King seeks restoration at Festival

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The Independent Online

Perhaps it was only when he left the Cheltenham Festival last year, without a winner for the first time since 2003, that Alan King truly grasped what he had achieved in the meantime. Measured by every line on his career graph – winners, prize-money, the trainers' table – his progress had almost come to seem automatic. Suddenly, however, all the indices plunged with the health of his horses. In 2008-09, he had sent out 136 winners to win nearly £1.9m; last season he inched his way painfully to 76 wins, worth half the prize-money. So when he says that he would gladly settle for a single winner at the Festival next month, it is not the decorous formula it might have seemed after he won three Grade One prizes there in 2007. All he craves, this time, is something to seal the renewed momentum and morale of his stable.

And that seemed a highly feasible ambition yesterday, when he paraded the cream of 30-odd Cheltenham candidates at his traditional media open day. True, the animals looming out of a murky, melancholy morning on the Wiltshire Downs are largely being aimed at handicaps, rather than championship races. But they also included one of the country's best novice chasers, in Medermit, and one of its most progressive hurdlers, in Mille Chief – emerging talents, eligible for a big breakthrough.

"Deep down, I wasn't really expecting a winner last year," King admitted. "Bensalem had been our big hope of the week, and when he tipped up two out, going so well, I knew we were struggling. In fairness, a lot of them ran well, plenty were placed. But it wasn't just that the horses hadn't been right. The old guard had gone. We've got the younger brigade coming through now, and we've strength in depth. They seem in good order, too, taking their races really well. And it is true that when you get your confidence back, you tend to make the right decisions more. Races tend to fall right for you."

Medermit, beaten a neck at the Festival as a novice hurdler, returns for the Irish Independent Arkle Trophy after winning a very strong novice chase at Sandown earlier this month. "That was over two and a half miles, and he'll be dropping back to two," King said. "But I've always felt you need to get the trip really well in the Arkle. We won it with My Way De Solzen, and this horse would have more speed than him. I think he'll travel very well, and his jumping has got better with each race. 'Choc' [Robert Thornton] has done a really good job with him. After Sandown he said that he'd really nailed it now, that he knew exactly how to ride him."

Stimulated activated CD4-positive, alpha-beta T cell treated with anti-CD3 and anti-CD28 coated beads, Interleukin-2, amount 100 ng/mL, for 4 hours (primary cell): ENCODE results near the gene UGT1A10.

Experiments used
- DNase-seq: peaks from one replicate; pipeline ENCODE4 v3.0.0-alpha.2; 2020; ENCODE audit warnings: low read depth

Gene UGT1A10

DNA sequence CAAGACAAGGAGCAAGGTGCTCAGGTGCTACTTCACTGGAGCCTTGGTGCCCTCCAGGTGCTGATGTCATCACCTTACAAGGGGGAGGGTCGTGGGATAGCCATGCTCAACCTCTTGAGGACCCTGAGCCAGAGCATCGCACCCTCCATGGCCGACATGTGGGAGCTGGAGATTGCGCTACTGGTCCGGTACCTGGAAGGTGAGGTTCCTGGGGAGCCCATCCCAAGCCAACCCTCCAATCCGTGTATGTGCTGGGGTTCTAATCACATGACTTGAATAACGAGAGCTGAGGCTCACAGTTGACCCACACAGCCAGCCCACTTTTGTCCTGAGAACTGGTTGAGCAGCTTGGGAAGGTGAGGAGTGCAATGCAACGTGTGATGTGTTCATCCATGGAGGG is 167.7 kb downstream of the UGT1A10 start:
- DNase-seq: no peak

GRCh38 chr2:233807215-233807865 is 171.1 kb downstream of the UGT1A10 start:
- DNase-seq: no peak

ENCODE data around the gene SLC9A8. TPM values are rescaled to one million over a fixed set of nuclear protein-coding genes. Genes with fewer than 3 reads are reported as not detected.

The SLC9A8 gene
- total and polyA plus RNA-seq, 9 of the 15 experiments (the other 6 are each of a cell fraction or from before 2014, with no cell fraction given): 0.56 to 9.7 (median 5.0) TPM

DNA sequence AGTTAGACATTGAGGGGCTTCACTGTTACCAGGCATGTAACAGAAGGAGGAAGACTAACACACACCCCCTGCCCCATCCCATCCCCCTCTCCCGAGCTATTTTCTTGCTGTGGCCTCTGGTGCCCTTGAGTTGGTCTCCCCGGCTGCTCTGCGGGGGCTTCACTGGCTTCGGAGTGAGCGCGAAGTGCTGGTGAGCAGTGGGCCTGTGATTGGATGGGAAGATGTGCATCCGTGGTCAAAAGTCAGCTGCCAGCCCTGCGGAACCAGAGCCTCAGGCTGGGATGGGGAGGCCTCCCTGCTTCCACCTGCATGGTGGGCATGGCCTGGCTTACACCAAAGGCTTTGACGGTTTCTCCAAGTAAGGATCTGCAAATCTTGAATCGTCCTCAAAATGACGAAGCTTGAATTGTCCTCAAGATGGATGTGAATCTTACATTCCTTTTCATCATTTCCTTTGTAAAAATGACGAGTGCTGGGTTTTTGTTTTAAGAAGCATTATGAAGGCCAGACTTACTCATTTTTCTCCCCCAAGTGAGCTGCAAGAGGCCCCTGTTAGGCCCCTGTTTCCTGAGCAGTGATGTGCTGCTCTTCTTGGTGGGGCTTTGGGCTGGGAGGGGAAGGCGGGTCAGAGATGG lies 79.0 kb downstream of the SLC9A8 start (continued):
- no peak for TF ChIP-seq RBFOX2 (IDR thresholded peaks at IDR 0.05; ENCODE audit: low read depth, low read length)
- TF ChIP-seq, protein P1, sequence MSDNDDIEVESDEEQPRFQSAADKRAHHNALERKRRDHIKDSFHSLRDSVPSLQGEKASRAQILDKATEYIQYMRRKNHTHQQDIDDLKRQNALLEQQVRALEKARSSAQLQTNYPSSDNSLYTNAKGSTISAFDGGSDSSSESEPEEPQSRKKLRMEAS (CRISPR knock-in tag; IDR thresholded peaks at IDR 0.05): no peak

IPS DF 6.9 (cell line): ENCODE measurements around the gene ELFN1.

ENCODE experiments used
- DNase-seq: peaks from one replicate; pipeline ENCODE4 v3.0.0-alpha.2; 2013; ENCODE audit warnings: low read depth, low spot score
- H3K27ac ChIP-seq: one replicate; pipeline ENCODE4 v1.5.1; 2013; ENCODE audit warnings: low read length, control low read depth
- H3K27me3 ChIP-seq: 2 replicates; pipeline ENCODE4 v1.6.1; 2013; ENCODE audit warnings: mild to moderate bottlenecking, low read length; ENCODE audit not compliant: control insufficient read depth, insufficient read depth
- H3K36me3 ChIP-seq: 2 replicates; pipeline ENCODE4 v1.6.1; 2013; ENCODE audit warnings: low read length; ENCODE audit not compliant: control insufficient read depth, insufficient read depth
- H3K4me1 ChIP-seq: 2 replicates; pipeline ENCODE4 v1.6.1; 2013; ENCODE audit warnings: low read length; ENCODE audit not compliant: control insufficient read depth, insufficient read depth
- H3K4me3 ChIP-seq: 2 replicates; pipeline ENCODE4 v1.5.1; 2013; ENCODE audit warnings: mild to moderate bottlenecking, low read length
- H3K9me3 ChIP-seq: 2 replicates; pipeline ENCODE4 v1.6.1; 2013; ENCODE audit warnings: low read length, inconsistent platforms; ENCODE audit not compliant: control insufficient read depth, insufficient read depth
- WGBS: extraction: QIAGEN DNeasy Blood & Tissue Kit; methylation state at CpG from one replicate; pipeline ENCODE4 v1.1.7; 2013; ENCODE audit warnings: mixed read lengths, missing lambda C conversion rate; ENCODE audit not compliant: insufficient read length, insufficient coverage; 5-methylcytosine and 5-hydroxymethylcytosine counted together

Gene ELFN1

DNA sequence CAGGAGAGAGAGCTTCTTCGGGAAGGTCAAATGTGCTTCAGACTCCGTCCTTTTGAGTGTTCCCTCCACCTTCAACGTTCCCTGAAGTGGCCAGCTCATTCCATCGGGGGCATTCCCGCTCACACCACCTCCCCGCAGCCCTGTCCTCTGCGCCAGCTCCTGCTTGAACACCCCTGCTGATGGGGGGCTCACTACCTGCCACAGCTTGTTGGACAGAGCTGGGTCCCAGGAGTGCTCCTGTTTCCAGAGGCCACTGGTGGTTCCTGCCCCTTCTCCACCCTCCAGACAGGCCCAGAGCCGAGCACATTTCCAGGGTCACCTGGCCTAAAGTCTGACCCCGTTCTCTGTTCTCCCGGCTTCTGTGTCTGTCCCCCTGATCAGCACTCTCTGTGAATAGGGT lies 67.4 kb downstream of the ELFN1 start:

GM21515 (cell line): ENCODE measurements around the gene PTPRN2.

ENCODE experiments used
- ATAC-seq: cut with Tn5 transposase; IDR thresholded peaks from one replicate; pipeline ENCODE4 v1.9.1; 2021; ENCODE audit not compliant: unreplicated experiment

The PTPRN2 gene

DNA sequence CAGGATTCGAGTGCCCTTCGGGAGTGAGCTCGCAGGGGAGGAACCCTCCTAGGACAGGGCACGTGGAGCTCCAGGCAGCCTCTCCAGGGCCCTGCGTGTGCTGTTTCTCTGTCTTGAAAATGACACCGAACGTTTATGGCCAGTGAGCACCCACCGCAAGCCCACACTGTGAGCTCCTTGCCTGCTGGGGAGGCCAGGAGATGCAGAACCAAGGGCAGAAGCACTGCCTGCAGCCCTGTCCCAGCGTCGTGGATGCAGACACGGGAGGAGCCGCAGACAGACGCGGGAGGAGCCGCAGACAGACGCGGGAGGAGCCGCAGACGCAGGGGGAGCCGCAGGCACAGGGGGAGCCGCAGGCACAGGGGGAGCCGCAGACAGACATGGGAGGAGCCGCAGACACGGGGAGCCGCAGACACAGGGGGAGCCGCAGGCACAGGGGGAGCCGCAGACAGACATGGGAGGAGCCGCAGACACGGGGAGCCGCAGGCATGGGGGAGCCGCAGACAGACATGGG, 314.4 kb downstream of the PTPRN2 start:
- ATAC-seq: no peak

Mille Chief only scrambled home at Wincanton last Saturday, hardly seeming to advertise his competence to emulate Katchit, who won the same race in 2008 before following up at Cheltenham. But their trainer is emphatic that Mille Chief will show far more dash granted better going in the Stan James Champion Hurdle.

"One or two people thought he had a hard race, but I have to say I disagree," King said. "Yes, 'Choc' did get stuck into him, but it was only from the last. It was the first battle he has had, and the match practice will have done him a lot of good. I'm under no illusions, he still has a lot to find. But he has yet to race on good ground, and I can assure you that he'll be much better when he does. He's a very good-actioned horse, with a lot of gears, and the ground the other day blunted all that."

Smad Place went on to restore his JCB Triumph Hurdle credentials later on the same card, following a midwinter blip, but King's revival would perhaps be best condensed by a Festival success for Bensalem, who was meanwhile finishing second over hurdles up at Haydock. "He ran well in atrocious ground," King said. "He probably got there too soon, and ended up getting dragged into a real slog, which wouldn't have suited – he's the sort of horse that likes to come with one run. I think that will put him spot on, and you'll see the proper Bensalem when he goes back over fences at Cheltenham."

However Bensalem fares, it is good to know that we should see the real Alan King this time, as well.

Turf account

Chris McGrath's Nap

Clear Praise (8.05 Kempton) Cheaply culled from top French stable but has a smart pedigree and has quickly proved a bargain, doing well to give his rivals a start off a steady pace round here last time, and better drawn today.

Next best

Mr Chippy (4.20 Ludlow) Looked a different horse switched to fences and raised in trip for his reappearance at Chepstow.

One to watch

Royal Tune (Guillaume Macaire) Should pay his way in more cross-Channel raids despite failing to get home over a longer trip at Ascot last Saturday.

Where the money's going

Aiteen Thirtythree is 10-1 from 12-1 with William Hill for the RSA Chase at Cheltenham next month, while Wishfull Thinking is 16-1 from 25-1.